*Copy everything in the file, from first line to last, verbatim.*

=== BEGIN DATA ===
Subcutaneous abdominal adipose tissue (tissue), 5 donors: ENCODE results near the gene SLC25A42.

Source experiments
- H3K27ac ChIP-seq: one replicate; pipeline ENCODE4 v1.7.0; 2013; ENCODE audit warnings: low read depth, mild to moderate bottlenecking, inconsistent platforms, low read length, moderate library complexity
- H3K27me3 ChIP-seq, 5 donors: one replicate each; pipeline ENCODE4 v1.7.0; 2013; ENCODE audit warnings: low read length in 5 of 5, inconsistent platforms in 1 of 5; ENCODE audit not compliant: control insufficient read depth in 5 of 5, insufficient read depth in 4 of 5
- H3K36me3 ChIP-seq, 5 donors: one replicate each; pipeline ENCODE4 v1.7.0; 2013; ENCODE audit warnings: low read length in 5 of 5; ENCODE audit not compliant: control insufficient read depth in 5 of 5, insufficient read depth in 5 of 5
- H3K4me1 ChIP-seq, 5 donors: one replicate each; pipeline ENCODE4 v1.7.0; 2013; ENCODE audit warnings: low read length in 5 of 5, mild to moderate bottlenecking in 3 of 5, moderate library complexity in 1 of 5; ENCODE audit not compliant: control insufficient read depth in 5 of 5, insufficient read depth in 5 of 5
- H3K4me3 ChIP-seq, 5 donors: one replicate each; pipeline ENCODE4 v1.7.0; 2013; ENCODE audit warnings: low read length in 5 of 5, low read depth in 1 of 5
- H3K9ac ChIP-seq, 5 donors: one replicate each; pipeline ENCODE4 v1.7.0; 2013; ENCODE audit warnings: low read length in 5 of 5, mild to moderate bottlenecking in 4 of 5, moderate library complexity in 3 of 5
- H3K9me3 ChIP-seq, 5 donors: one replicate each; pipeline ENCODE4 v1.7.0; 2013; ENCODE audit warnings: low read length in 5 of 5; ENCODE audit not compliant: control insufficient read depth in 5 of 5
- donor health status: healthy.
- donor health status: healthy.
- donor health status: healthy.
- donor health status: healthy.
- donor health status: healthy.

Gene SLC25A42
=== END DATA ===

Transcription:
Subcutaneous abdominal adipose tissue (tissue), 5 donors: ENCODE results near the gene SLC25A42.

Source experiments
- H3K27ac ChIP-seq: one replicate; pipeline ENCODE4 v1.7.0; 2013; ENCODE audit warnings: low read depth, mild to moderate bottlenecking, inconsistent platforms, low read length, moderate library complexity
- H3K27me3 ChIP-seq, 5 donors: one replicate each; pipeline ENCODE4 v1.7.0; 2013; ENCODE audit warnings: low read length in 5 of 5, inconsistent platforms in 1 of 5; ENCODE audit not compliant: control insufficient read depth in 5 of 5, insufficient read depth in 4 of 5
- H3K36me3 ChIP-seq, 5 donors: one replicate each; pipeline ENCODE4 v1.7.0; 2013; ENCODE audit warnings: low read length in 5 of 5; ENCODE audit not compliant: control insufficient read depth in 5 of 5, insufficient read depth in 5 of 5
- H3K4me1 ChIP-seq, 5 donors: one replicate each; pipeline ENCODE4 v1.7.0; 2013; ENCODE audit warnings: low read length in 5 of 5, mild to moderate bottlenecking in 3 of 5, moderate library complexity in 1 of 5; ENCODE audit not compliant: control insufficient read depth in 5 of 5, insufficient read depth in 5 of 5
- H3K4me3 ChIP-seq, 5 donors: one replicate each; pipeline ENCODE4 v1.7.0; 2013; ENCODE audit warnings: low read length in 5 of 5, low read depth in 1 of 5
- H3K9ac ChIP-seq, 5 donors: one replicate each; pipeline ENCODE4 v1.7.0; 2013; ENCODE audit warnings: low read length in 5 of 5, mild to moderate bottlenecking in 4 of 5, moderate library complexity in 3 of 5
- H3K9me3 ChIP-seq, 5 donors: one replicate each; pipeline ENCODE4 v1.7.0; 2013; ENCODE audit warnings: low read length in 5 of 5; ENCODE audit not compliant: control insufficient read depth in 5 of 5
- donor health status: healthy.
- donor health status: healthy.
- donor health status: healthy.
- donor health status: healthy.
- donor health status: healthy.

Gene SLC25A42